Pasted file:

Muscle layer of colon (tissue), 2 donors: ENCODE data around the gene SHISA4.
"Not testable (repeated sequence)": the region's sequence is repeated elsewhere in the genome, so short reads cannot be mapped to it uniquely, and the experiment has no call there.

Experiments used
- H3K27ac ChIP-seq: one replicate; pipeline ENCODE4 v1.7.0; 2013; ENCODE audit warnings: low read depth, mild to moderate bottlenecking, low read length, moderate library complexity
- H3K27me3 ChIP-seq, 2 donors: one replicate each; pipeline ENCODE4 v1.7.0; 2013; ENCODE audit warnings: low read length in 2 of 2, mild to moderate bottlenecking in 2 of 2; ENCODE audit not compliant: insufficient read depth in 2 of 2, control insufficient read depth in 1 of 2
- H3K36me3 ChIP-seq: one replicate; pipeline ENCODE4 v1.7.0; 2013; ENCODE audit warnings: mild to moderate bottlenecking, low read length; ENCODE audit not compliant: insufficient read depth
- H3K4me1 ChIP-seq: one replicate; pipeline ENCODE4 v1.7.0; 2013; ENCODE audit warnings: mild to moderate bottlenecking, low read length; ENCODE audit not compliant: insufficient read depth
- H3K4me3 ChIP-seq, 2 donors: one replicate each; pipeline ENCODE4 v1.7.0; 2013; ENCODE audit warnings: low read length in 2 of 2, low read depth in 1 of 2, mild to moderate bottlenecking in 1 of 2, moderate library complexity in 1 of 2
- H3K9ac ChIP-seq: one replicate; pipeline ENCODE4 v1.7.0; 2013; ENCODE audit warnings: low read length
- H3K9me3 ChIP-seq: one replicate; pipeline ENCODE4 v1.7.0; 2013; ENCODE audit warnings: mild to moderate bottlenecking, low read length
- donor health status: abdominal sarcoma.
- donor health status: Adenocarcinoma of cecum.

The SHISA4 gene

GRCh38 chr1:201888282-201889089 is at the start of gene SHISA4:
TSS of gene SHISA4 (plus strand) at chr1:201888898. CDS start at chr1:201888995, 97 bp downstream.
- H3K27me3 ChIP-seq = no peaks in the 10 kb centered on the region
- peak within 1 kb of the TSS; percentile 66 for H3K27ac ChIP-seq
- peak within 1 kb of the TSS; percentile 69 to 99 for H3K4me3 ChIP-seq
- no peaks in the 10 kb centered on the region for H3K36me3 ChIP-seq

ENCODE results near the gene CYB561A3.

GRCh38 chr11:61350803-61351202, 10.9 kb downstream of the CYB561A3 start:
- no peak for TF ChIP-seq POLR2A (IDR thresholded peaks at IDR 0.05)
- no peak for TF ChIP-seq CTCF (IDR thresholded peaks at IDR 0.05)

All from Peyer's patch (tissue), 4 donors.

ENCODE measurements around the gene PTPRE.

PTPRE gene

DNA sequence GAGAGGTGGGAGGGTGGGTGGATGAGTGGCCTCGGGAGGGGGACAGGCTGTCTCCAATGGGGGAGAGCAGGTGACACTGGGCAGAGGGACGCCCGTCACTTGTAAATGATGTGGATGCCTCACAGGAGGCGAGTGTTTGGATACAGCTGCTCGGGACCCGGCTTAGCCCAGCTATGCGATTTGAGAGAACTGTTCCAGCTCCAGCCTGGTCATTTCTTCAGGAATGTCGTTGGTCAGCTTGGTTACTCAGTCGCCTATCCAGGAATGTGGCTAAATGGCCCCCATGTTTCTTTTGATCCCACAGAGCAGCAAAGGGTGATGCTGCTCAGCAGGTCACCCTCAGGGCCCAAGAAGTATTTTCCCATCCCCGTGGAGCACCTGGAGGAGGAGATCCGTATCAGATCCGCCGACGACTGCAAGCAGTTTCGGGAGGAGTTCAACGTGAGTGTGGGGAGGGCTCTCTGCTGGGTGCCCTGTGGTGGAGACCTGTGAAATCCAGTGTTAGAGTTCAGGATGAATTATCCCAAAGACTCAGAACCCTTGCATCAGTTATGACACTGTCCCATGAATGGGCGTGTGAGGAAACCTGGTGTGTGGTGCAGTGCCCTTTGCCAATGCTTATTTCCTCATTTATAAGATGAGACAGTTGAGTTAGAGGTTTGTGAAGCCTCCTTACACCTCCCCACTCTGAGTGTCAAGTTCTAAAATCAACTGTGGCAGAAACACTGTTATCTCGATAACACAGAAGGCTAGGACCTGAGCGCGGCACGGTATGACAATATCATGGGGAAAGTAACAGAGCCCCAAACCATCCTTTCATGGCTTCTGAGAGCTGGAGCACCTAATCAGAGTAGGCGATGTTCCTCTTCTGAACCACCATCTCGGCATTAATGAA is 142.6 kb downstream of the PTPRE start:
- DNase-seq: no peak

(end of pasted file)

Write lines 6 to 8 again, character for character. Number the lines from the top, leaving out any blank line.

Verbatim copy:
- H3K36me3 ChIP-seq: one replicate; pipeline ENCODE4 v1.7.0; 2013; ENCODE audit warnings: mild to moderate bottlenecking, low read length; ENCODE audit not compliant: insufficient read depth
- H3K4me1 ChIP-seq: one replicate; pipeline ENCODE4 v1.7.0; 2013; ENCODE audit warnings: mild to moderate bottlenecking, low read length; ENCODE audit not compliant: insufficient read depth
- H3K4me3 ChIP-seq, 2 donors: one replicate each; pipeline ENCODE4 v1.7.0; 2013; ENCODE audit warnings: low read length in 2 of 2, low read depth in 1 of 2, mild to moderate bottlenecking in 1 of 2, moderate library complexity in 1 of 2